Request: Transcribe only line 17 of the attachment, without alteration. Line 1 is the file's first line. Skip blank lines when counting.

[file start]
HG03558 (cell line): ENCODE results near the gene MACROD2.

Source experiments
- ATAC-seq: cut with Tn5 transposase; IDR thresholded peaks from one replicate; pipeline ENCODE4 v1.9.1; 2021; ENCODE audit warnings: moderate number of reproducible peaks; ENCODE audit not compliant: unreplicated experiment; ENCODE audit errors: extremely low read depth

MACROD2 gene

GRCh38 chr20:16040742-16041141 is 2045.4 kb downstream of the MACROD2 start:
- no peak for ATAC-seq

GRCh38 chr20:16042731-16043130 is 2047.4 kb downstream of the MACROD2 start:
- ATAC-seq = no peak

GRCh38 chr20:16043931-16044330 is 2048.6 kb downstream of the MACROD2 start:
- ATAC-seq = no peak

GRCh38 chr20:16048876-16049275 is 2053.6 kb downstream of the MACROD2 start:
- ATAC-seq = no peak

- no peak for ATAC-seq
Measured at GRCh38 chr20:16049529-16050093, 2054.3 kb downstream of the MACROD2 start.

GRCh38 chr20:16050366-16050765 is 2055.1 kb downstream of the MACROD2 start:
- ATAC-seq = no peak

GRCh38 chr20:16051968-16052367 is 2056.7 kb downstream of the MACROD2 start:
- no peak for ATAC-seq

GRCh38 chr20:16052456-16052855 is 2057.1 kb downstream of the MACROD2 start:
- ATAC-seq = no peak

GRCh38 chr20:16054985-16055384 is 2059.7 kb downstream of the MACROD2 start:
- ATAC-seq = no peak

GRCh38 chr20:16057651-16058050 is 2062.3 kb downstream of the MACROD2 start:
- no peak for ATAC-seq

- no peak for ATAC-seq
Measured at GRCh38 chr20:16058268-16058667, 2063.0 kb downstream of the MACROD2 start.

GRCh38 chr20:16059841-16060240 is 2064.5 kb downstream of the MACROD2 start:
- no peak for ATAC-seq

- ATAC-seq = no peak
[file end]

GRCh38 chr20:16051968-16052367 is 2056.7 kb downstream of the MACROD2 start: